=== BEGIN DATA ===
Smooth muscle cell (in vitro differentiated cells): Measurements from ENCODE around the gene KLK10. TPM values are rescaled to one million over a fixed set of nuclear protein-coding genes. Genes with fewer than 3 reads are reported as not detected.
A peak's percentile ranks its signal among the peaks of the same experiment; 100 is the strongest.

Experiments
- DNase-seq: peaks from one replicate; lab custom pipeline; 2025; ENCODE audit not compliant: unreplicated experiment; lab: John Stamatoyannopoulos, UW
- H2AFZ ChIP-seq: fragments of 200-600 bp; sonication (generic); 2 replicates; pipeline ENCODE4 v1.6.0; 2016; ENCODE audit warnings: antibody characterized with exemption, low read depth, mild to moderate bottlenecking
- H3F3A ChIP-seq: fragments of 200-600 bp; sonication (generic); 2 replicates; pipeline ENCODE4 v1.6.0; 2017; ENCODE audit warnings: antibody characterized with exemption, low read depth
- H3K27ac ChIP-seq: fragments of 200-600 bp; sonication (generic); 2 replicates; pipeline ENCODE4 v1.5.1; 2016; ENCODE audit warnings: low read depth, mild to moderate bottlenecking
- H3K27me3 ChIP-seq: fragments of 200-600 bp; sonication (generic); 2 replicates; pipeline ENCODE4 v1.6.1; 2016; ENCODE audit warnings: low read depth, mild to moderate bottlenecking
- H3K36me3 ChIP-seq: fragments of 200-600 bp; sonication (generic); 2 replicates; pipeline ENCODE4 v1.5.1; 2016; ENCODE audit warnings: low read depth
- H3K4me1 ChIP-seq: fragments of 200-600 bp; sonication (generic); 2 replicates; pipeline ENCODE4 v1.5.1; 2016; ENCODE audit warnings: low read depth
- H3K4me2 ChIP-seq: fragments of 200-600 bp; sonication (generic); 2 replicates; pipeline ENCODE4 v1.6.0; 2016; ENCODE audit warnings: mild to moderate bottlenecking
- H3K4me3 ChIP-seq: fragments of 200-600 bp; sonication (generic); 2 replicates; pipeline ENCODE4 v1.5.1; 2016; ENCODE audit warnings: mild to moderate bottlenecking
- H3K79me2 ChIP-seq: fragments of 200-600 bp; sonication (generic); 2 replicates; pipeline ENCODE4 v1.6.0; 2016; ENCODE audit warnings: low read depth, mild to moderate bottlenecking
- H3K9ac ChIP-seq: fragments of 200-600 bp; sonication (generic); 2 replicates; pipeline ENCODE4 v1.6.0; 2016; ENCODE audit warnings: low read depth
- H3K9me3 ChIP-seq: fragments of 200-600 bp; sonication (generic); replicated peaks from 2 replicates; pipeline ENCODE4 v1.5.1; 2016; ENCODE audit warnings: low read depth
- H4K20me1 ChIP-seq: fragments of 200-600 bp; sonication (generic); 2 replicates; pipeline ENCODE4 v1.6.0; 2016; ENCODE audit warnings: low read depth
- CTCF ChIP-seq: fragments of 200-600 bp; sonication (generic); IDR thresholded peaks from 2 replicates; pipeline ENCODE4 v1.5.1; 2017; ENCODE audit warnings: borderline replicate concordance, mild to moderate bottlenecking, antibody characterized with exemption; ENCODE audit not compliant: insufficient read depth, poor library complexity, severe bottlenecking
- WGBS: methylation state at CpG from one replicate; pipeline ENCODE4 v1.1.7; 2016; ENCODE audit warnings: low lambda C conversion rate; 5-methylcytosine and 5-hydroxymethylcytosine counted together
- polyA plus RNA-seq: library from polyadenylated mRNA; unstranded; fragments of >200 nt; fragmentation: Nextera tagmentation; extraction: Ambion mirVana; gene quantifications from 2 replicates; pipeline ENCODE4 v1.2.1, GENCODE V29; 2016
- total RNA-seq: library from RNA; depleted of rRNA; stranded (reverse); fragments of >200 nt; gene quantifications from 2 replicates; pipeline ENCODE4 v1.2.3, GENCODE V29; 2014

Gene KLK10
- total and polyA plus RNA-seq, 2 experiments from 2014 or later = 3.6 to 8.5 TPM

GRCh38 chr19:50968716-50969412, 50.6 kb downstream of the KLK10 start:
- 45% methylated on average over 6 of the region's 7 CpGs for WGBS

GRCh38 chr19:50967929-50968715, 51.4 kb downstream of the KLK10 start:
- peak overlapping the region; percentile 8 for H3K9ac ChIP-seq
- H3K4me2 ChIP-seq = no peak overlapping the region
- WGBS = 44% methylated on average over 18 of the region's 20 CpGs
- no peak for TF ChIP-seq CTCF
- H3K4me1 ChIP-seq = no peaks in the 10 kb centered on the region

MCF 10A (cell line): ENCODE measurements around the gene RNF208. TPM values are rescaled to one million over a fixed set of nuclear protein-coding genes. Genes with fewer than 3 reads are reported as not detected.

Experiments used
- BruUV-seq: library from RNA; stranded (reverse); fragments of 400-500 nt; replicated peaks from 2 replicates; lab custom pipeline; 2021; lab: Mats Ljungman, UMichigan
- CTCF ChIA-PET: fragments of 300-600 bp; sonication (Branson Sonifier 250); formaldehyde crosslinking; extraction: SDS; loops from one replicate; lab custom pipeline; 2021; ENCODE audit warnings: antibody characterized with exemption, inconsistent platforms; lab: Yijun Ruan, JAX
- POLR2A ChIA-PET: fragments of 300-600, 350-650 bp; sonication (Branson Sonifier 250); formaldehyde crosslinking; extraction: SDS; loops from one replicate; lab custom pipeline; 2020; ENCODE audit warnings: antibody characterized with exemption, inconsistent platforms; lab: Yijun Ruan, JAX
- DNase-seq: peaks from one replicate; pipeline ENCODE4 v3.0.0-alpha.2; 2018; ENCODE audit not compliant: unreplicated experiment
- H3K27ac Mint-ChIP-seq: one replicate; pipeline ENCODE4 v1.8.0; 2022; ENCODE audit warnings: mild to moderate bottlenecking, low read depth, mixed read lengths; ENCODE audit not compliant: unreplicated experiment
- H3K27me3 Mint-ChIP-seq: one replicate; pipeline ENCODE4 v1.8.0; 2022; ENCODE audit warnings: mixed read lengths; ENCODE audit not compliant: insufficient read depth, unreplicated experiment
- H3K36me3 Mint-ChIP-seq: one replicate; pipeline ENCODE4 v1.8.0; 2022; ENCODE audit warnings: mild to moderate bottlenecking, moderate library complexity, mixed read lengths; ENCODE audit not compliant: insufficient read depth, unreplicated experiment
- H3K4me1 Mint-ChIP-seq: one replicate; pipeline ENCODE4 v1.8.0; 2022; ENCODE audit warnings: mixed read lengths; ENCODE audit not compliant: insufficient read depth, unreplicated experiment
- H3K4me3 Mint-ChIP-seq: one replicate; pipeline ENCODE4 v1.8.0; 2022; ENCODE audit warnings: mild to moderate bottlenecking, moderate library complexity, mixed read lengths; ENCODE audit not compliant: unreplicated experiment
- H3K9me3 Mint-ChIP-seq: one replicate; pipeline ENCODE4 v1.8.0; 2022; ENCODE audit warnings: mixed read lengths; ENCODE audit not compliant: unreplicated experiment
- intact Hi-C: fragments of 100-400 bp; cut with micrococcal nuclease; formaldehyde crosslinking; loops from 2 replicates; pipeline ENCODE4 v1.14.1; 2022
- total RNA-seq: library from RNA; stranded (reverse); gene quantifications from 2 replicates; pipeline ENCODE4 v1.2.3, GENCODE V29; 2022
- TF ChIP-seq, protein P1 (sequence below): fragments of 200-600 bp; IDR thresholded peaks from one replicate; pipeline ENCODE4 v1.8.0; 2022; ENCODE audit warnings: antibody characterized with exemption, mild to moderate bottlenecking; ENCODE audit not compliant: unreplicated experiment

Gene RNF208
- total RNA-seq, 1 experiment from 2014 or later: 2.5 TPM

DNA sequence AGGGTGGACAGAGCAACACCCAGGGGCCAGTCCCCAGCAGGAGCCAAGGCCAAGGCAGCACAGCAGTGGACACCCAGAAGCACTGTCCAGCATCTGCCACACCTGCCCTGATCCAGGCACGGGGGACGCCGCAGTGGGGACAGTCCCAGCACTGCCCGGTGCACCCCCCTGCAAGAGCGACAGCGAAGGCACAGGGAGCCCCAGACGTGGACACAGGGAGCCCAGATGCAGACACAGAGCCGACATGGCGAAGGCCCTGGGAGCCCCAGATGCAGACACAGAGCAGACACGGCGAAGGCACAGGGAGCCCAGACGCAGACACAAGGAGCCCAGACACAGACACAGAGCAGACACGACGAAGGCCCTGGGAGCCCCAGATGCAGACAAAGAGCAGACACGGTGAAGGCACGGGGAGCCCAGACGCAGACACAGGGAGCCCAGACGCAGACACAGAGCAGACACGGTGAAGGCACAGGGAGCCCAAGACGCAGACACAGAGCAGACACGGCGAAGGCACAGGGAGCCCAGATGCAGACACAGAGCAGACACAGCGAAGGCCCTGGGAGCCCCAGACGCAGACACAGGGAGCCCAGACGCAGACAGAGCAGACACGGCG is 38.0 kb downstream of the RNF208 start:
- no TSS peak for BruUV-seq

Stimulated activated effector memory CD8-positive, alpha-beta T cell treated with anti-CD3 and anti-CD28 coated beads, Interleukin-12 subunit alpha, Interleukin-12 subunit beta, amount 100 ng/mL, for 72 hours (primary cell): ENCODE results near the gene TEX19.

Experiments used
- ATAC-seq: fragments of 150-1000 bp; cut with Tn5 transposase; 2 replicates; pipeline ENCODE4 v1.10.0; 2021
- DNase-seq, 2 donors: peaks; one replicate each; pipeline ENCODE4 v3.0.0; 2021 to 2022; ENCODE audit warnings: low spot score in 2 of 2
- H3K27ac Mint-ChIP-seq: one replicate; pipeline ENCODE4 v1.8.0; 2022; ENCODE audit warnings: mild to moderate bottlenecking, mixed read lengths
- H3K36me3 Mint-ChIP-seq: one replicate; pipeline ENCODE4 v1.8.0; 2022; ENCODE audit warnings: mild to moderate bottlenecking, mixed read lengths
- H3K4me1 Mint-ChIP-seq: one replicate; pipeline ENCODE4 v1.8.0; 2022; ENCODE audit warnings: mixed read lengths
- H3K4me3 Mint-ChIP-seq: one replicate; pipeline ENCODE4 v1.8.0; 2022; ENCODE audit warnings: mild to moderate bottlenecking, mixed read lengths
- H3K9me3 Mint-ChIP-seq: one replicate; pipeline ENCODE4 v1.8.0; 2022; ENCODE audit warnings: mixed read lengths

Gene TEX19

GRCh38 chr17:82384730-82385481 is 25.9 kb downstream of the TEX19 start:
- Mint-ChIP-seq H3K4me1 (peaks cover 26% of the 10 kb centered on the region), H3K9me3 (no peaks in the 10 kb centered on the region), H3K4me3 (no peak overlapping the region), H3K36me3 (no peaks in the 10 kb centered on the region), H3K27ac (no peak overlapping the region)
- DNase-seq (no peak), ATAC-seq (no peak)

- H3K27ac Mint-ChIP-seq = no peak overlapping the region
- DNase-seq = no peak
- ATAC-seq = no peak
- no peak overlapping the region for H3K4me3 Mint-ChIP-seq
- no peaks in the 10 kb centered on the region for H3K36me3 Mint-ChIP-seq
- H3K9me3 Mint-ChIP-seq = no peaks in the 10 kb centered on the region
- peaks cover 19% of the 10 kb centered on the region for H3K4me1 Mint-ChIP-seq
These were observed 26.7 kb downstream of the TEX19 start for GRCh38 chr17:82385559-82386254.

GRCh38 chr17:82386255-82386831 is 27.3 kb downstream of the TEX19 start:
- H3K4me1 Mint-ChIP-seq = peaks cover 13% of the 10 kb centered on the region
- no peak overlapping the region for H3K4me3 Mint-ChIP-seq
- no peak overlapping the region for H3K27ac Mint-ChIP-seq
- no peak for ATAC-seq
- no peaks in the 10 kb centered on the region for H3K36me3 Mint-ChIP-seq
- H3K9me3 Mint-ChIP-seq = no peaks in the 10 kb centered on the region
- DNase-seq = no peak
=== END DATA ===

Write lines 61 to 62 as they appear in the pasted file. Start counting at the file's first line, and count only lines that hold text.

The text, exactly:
- Mint-ChIP-seq H3K4me1 (peaks cover 26% of the 10 kb centered on the region), H3K9me3 (no peaks in the 10 kb centered on the region), H3K4me3 (no peak overlapping the region), H3K36me3 (no peaks in the 10 kb centered on the region), H3K27ac (no peak overlapping the region)
- DNase-seq (no peak), ATAC-seq (no peak)